Jewelers are crazy about organic materials from the dinosaur era.
Their creations depict the petrified remains of bones, shells, teeth and rocks all bearing the imprint of an animal. “These materials connect you directly to our origins, and so it’s as though you’re holding the history of the Earth in your hands”, states Pamela Huizenga who favors unusual specimens such as fossilized ammonite or bamboo. She refines them with gold settings and just a few rows of diamonds. Bibi van der Velden and Ted Muehling sculpt perfectly-white mammoth ivory more than 40 000 years old into rings featuring an animal or a hand, and into sublime drop-shaped pendant earrings.
Jet, the black fossil gem coming from petrified wood millions of years old, has never had so much success since Victorian times, when, in England, it was shaping into mourning jewelry. Pomellato has dedicated a collection to it, while the designer Jacqueline Cullen has made it her specialty. The black’s natural depth intensified by the use of matt and shiny contrasts, and the diamonds together emphasize the geometry of the triangular-shaped earrings and of the hinged cuffs encrusted with diamonds.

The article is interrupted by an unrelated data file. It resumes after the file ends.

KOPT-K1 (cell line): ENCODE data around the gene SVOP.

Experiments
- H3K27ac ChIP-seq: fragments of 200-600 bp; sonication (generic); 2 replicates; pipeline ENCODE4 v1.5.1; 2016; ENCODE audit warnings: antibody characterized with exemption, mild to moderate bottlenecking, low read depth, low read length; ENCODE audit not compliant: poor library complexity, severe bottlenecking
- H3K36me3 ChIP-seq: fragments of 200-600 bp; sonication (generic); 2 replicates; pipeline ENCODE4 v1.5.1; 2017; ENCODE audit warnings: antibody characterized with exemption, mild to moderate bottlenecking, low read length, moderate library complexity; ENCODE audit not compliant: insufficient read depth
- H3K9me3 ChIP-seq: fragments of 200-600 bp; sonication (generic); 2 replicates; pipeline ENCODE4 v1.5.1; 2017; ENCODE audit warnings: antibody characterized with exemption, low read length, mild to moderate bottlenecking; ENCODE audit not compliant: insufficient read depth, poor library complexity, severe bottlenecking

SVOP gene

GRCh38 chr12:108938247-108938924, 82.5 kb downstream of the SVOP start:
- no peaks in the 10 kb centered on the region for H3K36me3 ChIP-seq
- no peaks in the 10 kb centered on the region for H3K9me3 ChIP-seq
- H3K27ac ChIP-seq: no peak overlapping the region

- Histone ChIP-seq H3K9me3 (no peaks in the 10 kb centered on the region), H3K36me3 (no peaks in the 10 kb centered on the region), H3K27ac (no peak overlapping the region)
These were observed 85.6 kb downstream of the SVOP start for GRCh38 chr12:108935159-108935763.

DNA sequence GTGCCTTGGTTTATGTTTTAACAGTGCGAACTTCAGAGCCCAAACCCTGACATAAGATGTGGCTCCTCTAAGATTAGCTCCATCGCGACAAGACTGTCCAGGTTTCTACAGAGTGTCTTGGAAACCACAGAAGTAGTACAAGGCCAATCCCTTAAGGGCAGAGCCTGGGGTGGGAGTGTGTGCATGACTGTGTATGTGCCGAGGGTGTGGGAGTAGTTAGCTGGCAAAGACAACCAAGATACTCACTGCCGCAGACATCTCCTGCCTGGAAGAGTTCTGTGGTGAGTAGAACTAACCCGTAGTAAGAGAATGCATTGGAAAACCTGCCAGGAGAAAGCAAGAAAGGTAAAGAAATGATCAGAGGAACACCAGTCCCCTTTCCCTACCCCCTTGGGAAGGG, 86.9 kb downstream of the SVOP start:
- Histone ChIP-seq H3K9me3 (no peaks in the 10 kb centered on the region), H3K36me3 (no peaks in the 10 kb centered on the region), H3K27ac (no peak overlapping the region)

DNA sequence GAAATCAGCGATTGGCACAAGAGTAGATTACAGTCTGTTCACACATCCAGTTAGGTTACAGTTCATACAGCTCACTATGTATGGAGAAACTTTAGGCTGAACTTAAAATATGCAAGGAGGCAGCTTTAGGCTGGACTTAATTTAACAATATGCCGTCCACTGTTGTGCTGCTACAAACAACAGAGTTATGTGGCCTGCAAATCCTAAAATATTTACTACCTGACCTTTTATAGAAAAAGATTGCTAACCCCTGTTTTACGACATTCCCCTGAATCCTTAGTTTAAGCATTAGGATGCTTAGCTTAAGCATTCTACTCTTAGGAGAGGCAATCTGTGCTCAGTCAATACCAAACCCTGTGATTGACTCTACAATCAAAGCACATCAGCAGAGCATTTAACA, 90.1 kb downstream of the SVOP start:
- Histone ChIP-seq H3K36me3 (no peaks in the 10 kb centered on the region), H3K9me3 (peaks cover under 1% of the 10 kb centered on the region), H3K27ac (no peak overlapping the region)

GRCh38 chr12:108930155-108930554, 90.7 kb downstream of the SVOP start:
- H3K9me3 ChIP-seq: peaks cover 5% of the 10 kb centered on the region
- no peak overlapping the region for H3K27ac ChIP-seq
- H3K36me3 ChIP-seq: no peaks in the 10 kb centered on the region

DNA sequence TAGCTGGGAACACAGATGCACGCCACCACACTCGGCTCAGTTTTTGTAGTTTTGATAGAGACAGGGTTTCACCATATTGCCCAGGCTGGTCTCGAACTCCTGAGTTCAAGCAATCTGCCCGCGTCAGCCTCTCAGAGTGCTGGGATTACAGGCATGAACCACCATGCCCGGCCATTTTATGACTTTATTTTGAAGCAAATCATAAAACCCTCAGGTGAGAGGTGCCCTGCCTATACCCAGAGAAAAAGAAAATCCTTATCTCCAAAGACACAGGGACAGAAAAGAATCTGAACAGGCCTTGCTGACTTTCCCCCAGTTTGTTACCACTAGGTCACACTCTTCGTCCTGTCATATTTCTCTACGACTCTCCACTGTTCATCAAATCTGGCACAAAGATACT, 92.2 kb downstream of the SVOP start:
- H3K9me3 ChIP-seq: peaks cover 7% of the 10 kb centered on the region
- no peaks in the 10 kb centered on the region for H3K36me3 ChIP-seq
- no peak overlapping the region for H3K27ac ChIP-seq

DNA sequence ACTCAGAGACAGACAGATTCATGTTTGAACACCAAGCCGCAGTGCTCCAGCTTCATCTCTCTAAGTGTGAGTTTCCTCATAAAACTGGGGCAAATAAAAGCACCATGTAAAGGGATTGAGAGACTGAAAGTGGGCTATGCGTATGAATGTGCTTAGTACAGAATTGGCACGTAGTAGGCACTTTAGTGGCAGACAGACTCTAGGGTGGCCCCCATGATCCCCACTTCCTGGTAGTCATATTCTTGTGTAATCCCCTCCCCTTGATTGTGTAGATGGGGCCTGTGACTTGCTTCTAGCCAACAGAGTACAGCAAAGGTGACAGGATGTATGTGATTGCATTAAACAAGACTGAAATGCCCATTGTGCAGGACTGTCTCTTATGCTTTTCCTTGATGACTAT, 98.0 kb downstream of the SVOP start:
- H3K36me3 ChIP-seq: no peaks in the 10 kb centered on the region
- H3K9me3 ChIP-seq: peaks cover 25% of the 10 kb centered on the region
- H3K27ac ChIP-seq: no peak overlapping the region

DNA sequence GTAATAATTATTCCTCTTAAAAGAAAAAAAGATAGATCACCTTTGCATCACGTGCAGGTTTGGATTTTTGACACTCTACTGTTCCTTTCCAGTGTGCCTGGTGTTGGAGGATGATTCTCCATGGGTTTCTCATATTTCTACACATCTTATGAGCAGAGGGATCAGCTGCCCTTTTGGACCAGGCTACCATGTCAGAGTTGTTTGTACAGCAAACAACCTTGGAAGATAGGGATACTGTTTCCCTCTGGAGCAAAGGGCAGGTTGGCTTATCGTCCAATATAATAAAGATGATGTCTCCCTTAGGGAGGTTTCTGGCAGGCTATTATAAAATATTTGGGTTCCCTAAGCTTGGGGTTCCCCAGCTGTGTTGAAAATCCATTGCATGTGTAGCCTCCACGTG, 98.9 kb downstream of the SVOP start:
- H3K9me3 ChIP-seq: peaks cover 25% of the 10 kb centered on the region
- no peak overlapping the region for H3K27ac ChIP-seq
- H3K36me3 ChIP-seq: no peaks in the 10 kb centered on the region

Monique Péan considers all these materials as ethical because their extraction does not cause any environmental damage. They therefore correspond perfectly to her philosophy of favoring recycled diamonds and gold. “Their graphic qualities and their diversity of color evoke abstract art”, she also explains. Walrus ivory and dinosaur bones have streaks and circles that echo those of agate or azurite.
With these talented designers, prehistoric fossils find their place in contemporary jewelry.